Friday, September 4, 2009

Build Store Advocacy Beyond Customer Loyalty

You can't afford to focus on the wrong objectives. Your time and money as a retailer are too limited for you to do that. Keep your focus on building store advocacy, not just customer loyalty. Store advocacy means how often and how strongly your customers praise you to other potential shoppers with specifics. Beyond "I love to shop there," to "I get an excellent price on top-quality herring," "Almost everyone there listens to my questions and gives me useful answers," and maybe most important of all, "I don't go out of my way to recommend stores to people, but I feel real good about recommending this one to you."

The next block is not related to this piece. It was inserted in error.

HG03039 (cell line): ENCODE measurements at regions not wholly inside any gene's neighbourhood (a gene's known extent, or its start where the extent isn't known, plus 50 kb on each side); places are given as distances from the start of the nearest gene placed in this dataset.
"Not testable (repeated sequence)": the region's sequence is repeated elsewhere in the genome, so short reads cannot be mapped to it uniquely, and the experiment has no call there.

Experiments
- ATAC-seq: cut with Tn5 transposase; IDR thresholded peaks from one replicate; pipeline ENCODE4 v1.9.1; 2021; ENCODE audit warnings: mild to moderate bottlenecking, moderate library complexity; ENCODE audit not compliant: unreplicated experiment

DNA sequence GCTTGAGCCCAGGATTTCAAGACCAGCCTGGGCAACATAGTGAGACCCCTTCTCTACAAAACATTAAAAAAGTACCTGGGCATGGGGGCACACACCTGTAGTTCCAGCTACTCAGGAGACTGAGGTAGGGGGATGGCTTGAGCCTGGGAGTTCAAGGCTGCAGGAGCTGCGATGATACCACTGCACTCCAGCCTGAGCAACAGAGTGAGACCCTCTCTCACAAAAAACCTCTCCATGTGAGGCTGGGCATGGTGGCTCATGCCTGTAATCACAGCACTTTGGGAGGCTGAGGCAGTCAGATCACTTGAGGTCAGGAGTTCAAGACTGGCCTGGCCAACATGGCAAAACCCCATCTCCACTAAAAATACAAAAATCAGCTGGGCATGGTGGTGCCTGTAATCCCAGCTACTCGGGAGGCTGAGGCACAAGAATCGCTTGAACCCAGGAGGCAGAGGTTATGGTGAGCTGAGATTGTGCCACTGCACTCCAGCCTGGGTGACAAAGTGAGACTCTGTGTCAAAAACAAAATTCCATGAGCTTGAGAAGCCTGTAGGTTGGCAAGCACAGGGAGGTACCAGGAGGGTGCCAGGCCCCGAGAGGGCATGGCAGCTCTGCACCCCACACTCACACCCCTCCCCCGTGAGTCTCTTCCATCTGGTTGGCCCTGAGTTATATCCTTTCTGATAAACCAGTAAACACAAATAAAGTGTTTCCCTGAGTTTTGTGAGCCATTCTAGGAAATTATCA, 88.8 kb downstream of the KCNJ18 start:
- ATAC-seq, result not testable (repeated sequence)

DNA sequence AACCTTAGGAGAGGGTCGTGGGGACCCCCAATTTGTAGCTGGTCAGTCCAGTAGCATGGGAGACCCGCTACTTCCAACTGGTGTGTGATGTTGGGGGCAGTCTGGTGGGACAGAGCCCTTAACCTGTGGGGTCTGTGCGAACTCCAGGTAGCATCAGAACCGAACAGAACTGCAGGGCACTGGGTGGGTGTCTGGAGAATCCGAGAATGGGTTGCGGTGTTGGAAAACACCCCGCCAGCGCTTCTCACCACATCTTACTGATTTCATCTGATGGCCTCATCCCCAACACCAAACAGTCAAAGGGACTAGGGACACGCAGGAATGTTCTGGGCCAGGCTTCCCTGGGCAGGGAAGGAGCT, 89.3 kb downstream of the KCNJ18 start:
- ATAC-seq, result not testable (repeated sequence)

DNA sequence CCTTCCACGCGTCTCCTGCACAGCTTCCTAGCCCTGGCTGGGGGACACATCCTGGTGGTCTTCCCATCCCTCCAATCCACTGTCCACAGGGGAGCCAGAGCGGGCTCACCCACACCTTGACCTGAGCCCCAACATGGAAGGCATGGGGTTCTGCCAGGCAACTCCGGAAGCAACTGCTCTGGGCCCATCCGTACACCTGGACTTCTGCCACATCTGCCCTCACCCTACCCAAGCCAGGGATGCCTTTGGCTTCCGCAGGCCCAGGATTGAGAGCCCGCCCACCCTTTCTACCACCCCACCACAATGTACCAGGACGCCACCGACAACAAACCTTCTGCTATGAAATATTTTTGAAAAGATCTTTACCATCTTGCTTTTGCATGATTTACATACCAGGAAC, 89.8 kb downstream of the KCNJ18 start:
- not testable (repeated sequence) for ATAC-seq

The trouble with you stopping at customer loyalty is that retail analysts have been pointing out for some time now how customers aren't all that loyal, even if they ever really were over the past few decades. Current customers may enjoy shopping with you, but with the exception of your family and close friends, unless you work consistently and vigorously to maintain that habit, current customers are not highly resistant to giving their business to somebody else.
     The term "customer relationship marketing" is excellent shorthand for reminding us retailing professionals of the importance of every interaction between the shopper, on the one hand, and on the other hand, the staff members, the signage, the reward programs, the cleanliness of the parking lot, and on and on.
     But as researchers from Memorial University of Newfoundland point out, customers don't often describe their interactions with retailers as "relationships."
     Give your customers lots of specifics to praise you about as they talk to others. Go ahead to ask them to tell others about their experiences in shopping with you. To encourage them to practice doing this, regularly ask your customers how you are doing.

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